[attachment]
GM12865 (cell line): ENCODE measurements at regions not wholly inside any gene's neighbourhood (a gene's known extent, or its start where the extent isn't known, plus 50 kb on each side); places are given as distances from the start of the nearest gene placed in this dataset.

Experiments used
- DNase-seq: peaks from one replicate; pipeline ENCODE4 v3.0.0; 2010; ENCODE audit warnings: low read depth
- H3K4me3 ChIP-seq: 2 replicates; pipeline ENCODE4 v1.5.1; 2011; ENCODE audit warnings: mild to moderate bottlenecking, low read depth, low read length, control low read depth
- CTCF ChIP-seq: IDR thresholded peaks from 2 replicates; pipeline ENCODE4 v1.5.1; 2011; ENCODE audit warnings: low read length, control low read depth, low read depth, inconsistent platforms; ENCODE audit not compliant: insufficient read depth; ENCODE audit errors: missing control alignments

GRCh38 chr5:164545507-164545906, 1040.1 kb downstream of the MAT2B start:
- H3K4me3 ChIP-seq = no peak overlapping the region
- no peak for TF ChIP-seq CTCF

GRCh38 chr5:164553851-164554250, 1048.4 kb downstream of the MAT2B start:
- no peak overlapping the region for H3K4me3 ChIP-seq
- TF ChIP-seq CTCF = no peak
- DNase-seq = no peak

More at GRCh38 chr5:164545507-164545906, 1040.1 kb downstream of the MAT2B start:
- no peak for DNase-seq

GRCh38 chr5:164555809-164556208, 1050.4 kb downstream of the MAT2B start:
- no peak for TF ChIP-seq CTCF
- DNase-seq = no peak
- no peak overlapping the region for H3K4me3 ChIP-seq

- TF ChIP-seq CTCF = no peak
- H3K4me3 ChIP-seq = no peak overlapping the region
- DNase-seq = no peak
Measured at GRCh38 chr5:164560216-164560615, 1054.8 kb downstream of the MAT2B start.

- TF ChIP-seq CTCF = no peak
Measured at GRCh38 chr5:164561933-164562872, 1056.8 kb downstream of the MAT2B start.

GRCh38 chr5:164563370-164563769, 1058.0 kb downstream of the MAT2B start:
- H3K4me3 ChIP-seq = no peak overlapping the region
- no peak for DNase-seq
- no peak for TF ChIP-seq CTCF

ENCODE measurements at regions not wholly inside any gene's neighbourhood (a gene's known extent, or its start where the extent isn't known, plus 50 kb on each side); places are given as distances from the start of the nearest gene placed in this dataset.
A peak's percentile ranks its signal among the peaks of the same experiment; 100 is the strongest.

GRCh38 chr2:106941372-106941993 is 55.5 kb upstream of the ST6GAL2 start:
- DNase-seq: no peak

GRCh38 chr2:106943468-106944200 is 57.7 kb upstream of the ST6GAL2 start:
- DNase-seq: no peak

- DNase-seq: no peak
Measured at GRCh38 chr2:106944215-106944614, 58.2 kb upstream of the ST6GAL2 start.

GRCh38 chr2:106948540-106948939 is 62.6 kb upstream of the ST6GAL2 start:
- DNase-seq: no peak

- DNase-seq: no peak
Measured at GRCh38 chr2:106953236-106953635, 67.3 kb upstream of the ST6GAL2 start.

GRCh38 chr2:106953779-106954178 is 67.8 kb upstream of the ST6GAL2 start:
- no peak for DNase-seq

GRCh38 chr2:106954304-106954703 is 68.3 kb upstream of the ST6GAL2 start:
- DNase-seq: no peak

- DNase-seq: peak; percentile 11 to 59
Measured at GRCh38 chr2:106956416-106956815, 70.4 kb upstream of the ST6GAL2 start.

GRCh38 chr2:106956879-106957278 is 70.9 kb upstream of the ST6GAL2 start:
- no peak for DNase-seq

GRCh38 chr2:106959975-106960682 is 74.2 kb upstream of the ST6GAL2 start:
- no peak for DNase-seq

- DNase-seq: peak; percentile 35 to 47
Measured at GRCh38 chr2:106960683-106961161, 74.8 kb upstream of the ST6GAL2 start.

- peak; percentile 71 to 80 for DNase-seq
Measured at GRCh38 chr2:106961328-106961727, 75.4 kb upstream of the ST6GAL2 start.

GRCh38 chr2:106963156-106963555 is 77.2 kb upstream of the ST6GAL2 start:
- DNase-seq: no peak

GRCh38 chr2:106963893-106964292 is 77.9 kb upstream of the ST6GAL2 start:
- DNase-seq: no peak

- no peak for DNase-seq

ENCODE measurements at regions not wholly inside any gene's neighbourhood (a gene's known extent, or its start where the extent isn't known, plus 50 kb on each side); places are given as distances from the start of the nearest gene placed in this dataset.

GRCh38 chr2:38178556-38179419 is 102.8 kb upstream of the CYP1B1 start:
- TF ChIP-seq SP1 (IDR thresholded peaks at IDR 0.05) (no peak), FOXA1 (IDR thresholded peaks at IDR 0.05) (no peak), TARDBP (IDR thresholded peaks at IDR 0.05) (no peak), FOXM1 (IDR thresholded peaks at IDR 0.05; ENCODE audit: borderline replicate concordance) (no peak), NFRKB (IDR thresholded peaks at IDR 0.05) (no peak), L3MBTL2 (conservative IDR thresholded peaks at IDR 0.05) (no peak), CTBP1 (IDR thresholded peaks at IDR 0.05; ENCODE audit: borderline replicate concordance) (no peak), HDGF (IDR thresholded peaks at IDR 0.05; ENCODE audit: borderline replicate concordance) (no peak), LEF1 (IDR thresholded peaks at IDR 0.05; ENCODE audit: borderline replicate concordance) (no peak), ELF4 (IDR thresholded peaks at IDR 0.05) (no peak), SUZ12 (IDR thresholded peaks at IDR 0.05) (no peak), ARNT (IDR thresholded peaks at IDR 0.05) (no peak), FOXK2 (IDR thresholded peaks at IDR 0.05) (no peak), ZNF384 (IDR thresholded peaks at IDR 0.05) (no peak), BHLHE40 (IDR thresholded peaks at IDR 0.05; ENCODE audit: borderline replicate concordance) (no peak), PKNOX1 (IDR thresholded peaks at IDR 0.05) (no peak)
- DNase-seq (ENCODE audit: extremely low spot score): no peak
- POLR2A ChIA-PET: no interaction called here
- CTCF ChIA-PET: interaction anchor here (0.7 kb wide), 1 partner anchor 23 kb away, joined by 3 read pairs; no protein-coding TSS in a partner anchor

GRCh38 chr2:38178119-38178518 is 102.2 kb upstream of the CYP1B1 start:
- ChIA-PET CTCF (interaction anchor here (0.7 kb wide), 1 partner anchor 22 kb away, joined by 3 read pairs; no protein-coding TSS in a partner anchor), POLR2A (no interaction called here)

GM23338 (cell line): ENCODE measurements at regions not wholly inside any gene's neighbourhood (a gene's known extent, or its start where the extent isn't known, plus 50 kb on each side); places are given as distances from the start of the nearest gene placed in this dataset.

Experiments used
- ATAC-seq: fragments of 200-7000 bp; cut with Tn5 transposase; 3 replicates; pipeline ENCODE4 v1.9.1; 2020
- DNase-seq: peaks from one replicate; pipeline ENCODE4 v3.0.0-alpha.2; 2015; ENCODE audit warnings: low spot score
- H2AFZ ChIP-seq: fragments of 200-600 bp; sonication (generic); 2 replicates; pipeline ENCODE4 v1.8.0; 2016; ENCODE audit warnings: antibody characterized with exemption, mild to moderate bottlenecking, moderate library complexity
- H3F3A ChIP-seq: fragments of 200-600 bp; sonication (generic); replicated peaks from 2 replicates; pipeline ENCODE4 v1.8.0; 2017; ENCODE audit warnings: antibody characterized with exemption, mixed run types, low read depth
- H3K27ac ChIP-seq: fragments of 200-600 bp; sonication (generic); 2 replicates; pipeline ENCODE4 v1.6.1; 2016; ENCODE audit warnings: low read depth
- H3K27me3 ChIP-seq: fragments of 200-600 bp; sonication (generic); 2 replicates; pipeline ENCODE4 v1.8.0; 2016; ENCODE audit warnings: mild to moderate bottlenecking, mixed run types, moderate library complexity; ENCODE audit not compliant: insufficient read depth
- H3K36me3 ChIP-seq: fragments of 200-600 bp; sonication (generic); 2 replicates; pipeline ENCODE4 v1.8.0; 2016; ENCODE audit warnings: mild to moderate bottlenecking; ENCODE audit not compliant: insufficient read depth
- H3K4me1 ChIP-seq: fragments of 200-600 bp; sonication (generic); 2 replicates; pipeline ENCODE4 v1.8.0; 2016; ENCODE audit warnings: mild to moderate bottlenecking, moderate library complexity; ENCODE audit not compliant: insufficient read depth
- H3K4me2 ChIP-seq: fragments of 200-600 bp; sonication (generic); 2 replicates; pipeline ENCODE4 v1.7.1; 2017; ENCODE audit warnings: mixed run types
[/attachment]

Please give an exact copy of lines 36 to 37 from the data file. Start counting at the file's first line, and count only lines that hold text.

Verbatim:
Measured at GRCh38 chr2:106944215-106944614, 58.2 kb upstream of the ST6GAL2 start.

GRCh38 chr2:106948540-106948939 is 62.6 kb upstream of the ST6GAL2 start: